The position I have come to is that for Trust A the Trust needs to be reported for the period until the death of the LT but not the period after as there is no difference in the legal and beneficial owners.

In Trust B however there continues to be a difference so would need to be reported? Or for trust B do we report on the basis of the position in October, update the register for the change on the death of the LT and finally close the register once the property has been sold and the funds paid away?

Any views?

Could you let me know the source?

Malcolm Finney

Malcolm

Child bank accounts

Amendments will be made to the legislation to ensure that trusts required in order to open a bank account for a child are excluded from registration."

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Thank you Nick; appreciated.

Why does HMRC deem it appropriate to have friendly chats with the various professional organisations notifying them of changes which are not added to their website at the same time or in a timely manner for others to to be aware of such changes?

How is their approach an acceptable practice?

What is the purpose of their website if not updated for all to see at the same time?

Would it be wise to act on statements made to these organisations? If statements made to such organisations never make it to HMRC website or in some other release then what?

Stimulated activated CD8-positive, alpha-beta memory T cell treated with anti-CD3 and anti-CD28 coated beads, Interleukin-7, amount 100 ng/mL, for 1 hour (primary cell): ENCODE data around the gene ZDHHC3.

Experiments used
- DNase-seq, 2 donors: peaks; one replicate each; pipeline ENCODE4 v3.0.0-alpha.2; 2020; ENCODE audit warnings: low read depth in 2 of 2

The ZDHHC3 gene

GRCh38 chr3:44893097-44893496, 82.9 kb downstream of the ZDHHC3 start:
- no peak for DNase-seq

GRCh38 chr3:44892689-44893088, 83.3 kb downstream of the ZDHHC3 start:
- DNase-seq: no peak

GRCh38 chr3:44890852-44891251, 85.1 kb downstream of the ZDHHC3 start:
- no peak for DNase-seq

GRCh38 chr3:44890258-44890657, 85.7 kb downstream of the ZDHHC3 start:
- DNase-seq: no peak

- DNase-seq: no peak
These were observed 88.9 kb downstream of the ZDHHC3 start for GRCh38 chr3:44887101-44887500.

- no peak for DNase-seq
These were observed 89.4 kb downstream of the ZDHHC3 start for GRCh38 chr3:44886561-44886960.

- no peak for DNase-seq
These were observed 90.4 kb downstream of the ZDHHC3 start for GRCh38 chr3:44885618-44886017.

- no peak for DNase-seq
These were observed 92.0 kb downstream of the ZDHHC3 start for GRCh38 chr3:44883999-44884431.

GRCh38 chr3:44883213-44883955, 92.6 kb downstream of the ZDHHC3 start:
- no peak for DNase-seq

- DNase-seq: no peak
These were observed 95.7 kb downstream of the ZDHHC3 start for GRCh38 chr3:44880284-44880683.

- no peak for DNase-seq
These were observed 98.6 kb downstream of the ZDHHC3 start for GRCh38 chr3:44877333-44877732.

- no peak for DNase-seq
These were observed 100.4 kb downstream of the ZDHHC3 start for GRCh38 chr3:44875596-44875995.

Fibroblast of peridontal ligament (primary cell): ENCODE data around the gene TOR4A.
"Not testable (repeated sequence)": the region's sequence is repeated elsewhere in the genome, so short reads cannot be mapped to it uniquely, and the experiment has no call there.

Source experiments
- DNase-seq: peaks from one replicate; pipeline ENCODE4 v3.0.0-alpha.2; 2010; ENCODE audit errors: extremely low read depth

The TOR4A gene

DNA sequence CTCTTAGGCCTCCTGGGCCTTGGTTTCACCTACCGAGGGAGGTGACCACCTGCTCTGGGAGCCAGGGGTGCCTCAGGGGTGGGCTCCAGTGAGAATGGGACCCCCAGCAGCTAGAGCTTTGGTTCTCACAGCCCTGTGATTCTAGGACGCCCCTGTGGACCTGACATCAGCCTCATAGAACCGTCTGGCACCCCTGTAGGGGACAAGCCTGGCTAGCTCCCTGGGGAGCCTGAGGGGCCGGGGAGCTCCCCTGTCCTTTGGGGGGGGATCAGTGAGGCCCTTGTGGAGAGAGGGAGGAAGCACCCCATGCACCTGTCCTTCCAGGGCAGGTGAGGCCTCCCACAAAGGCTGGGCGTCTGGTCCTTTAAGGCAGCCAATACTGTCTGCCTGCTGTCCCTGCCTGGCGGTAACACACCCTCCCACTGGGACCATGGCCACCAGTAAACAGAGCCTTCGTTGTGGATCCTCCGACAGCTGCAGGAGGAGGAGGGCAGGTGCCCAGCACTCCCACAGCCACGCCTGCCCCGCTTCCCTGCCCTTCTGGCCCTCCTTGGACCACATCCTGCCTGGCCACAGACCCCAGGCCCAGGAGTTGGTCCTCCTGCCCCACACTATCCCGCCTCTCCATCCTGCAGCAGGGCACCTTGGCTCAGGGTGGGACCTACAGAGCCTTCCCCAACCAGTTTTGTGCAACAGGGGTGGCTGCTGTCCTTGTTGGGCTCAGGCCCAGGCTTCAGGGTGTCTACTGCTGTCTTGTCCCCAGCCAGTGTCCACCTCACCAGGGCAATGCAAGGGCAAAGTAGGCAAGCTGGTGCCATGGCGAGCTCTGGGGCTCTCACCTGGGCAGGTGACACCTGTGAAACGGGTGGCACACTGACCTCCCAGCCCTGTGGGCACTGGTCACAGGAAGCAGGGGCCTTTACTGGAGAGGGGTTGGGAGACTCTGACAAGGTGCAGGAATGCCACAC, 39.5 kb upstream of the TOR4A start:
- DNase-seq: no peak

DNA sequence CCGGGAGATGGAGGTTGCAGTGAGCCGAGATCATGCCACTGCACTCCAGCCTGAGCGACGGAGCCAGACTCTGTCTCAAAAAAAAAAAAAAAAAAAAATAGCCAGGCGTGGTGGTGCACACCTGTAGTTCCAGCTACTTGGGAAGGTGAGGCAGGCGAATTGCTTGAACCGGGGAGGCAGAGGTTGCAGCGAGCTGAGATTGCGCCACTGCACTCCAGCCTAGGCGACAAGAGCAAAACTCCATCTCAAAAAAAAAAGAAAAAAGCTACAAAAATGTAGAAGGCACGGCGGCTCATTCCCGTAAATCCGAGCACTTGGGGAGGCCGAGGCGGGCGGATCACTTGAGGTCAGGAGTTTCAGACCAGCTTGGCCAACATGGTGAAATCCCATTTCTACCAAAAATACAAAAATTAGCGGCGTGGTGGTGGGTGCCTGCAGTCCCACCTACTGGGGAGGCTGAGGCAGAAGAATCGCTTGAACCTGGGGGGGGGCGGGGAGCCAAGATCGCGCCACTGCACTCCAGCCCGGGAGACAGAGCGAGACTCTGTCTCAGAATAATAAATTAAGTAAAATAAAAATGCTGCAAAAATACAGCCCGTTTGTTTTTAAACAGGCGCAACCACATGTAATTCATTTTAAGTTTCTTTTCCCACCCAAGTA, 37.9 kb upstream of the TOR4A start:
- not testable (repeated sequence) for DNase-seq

Malcolm Finney

Fascinating. Legislation by Proclamation, bypassing Parliament.

Also the 2020 Regs, inserting Art 45ZA in the 2017 Regs, provided for a finite commencement date of 10 March 2022: Art 1(4). Has anyone found out how HMRC acquired the power to defer the commencement of registration to 1 September 2022? Any substantive law involved here? Or just Ipse Dixit?

Jack Harper

There’s worse!

Can anyone refer me to a public announcement on registration penalties for non-taxable trusts as opposed to this being privately vouchsafed to Faceless Committees of the Great and the Good, upright and worthy though they may be.

Here is all I can find: " The trustees may have to pay a penalty if you do not register the trust before the registration deadline" or " You may have to pay a penalty if you do not register the trust before the registration deadline". Jolly informative! A Light Touch?

I could say the same for taxable trusts too as I have only been able to find a similar divine revelation of March 2018 by searching Professor Google and nothing at all on Gov.uk, though I did not read all 7500 hits.

Nothing on penalties in “Trusts and Estates: detailed information” of course, not even a link: Personal tax: Trusts and Estates - detailed information - GOV.UK

A call to HMRC confirms that there is currently no further official guidance about penalties. Not even confirmation of the clandestine communications referred to above.

Jack Harper

Dear Jack,
This is the best I can offer. There has been no formal update since March 2018 and I have not been made aware of any penalties being issued.
Trust Registration Service Penalties | Tax Adviser (taxadvisermagazine.com)